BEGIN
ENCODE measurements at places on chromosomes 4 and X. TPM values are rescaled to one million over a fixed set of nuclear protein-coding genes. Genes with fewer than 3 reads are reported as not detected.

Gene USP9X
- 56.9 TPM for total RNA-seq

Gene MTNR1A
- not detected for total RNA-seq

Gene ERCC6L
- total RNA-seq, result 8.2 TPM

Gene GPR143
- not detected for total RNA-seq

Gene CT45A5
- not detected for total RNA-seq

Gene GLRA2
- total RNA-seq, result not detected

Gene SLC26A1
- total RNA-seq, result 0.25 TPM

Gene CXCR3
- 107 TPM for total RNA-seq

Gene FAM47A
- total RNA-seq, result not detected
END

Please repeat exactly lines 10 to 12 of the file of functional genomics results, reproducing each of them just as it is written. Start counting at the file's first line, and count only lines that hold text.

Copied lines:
Gene CT45A5
- not detected for total RNA-seq

Gene GLRA2